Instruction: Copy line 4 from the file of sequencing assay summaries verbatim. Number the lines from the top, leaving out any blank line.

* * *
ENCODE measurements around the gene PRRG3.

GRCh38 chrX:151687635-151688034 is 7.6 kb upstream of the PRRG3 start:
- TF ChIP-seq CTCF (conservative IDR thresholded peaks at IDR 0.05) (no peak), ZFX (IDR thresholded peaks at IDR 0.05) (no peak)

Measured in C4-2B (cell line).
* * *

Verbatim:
Measured in C4-2B (cell line).